February 23, 2012 § Leave a comment
I am shamelessly reposting the following from the Occupy St Louis site, which takes George Lakey’s advice from yesterday’s Link Loving and fleshes out the model. This is worth taking ten minutes to read and really think through.
Anybody want to spend a weekend mapping this out?
Create a strategy that:
- builds on a shared vision
- guides a largely decentralized network of groups
- guides which tactics make sense & which don’t
- combines non-violence with non-cooperation
- use humor in actions to connect with people
- validates alternatives
- supports the experience of freedom
- expands the skills of cooperation
- is a political and community strategy
- links short-run struggles to more far-ranging goals
- takes down the top/bottom power structure while simultaneously building a new one
- is a community strategy that links today’s creativity to the new society that lies beyond the power shift
- the power of strategy as a unifying force
- that strategy guides which tactics work, and which don’t
- strategy = power
Strategy is aimed at dismantling the top-down direction of the current power pyramid.
- identify the pillars that hold the pyramid in place
- weaken and finally break the compliance of those at the bottom of the pyramid
Five Stages–Strategy for a living revolution
These stages are simultaneously sequential and overlapping. Cyclical and linear.
- Cultural preparation-consciousness raising
- Organization building
- Mass political and economic non-cooperation
- Parallel Institutions
These stages occur organically with lots of overlap. Picture society as a cluster of sub-societies that respond to the following stages at different rates. Activists might go through the first several stages over and over again. We may end up more in cyclical motion than linear progression.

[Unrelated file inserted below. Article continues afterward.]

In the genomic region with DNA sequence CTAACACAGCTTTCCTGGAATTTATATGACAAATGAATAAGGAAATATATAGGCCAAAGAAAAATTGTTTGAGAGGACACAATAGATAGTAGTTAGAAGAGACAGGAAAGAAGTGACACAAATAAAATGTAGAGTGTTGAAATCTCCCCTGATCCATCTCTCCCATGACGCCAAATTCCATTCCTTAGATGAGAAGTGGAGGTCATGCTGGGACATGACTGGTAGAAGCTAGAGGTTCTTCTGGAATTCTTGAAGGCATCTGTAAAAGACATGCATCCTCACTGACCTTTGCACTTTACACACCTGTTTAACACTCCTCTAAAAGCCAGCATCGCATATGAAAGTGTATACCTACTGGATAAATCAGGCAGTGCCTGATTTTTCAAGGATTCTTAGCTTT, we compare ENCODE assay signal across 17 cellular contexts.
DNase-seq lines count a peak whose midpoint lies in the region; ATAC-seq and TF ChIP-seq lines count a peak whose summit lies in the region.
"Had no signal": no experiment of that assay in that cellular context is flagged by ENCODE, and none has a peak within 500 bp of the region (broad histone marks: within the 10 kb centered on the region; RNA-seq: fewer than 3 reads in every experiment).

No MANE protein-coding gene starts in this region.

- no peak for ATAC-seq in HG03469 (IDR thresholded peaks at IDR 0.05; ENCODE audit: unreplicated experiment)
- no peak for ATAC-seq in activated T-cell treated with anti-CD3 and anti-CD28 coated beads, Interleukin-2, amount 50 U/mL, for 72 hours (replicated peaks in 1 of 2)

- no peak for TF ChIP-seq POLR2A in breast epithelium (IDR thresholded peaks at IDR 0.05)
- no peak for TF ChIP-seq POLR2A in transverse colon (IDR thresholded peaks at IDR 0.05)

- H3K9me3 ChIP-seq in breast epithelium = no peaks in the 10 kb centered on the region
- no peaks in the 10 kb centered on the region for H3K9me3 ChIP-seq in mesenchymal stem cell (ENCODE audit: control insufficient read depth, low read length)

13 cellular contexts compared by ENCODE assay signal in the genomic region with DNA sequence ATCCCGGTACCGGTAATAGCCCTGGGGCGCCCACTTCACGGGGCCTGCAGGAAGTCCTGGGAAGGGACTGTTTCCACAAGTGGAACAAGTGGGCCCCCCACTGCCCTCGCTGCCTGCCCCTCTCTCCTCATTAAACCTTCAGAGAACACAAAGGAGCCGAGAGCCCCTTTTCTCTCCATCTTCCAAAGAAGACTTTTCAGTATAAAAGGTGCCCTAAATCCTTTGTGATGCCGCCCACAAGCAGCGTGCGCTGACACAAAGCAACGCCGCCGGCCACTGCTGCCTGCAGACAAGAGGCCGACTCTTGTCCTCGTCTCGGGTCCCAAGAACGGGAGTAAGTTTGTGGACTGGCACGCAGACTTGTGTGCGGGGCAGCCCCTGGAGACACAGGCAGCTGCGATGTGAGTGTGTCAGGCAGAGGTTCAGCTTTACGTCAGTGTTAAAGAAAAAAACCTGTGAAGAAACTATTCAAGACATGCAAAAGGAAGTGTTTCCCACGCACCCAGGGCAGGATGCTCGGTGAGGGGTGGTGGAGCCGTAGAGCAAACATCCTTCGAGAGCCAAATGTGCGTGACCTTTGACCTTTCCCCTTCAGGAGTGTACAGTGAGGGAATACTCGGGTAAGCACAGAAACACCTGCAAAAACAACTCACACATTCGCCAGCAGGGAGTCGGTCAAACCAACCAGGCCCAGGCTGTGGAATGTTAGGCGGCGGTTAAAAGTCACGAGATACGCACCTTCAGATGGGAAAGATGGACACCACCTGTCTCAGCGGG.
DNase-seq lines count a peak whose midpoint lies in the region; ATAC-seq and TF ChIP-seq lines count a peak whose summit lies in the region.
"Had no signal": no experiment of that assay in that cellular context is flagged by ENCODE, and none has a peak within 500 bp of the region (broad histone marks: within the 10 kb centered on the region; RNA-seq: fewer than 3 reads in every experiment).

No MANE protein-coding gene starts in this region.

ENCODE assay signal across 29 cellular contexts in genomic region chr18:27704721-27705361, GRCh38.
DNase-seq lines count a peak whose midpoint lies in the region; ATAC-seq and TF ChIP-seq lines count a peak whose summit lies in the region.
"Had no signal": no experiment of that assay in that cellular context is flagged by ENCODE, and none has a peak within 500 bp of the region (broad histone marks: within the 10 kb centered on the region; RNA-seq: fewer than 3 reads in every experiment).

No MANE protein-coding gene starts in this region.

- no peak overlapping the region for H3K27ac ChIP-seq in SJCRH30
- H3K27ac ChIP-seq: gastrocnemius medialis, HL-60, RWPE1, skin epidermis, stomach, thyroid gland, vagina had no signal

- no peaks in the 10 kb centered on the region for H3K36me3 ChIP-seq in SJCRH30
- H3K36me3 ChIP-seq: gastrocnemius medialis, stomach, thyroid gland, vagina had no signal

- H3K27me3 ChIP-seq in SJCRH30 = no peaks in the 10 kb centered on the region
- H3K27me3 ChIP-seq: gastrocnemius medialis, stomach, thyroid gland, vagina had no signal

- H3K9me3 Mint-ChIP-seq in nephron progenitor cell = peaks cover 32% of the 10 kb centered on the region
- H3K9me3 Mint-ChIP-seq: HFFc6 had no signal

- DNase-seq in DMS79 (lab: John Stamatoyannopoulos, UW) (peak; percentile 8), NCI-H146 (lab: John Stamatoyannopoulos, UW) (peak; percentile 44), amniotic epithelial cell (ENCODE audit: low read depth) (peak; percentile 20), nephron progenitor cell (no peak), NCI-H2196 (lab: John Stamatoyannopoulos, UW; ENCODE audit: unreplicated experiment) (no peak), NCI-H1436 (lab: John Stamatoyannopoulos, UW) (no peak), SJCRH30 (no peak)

Stage One: Cultural Preparation
Create the vision of what we want. Create strategy around that vision:
- consciousness raising — be inspirational
- get rid of hierarchies of domination
- be the change we want to see, not just as an individual process, but a collective and cultural shift
- unlearn racism, sexism, homophobia, religious bigotry, classism
- vision builds unity because tactical disagreements and personality clashes pale in the perspective of our goal
- vision reduces co-option because its integrity is a rebuke against meaningless compromise
Stage Two: Organization Building
Develop our shared vision of a new society. Develop a broad strategy.
- organization is essential to generate enough force to make a difference
- spontaneous movements of resistance can be appreciated symbolically, but don’t change structures
- recognize and deal with our internalized oppression and how we oppress others
Balance differentiating and joining to create a thriving movement:
- activists are good at spotting hypocrisy and differentiating themselves from it
- when differentiating becomes a habit, the group doesn’t have enough unity to accomplish anything significant
- when joining becomes a habit, conformity results and the group loses its creativity to thrive
- balance makes it easier to a) reach across class and racial line, b) pick up on organizational innovations, c) support innovators in our own groups
Promising Organizational Forms
- alternative institutions–great labs for putting vision to work (co-ops, presses)
- ongoing affinity groups which come together over issues (working groups)
- transformational networks to share critical information rapidly (Facebook, twitter…)
- radical caucuses
While a discipline of secrecy is sometimes useful, it is a choice that requires careful thought. Covertness is the most effective organizational style to undermine a movement. A “security culture” hurts the movement by:
- breeding paranoia, reducing trust and morale
- reducing the ability to develop and sustain alliances
- reducing growth potential
- encouraging the power structure to invest more resources into infiltration
This stage creates the alternative institutions and cohesive organizations necessary to fill the power vacuum opened in Stage Four.
Stage Three: Confrontation
The audience is the yet uncommitted public. Open conflict motivates the public to pay attention. The confrontation stage is tricky and many movements have been lost in this stage.
- mass action with revolutionary content to promote rapid growth of the movement
- giant and prolonged drama and public outreach.
- as outreach becomes more vivid, we are viewed as the “good” guys
- create “dilemma demonstrations”
- decide specifically whom we’re trying to influence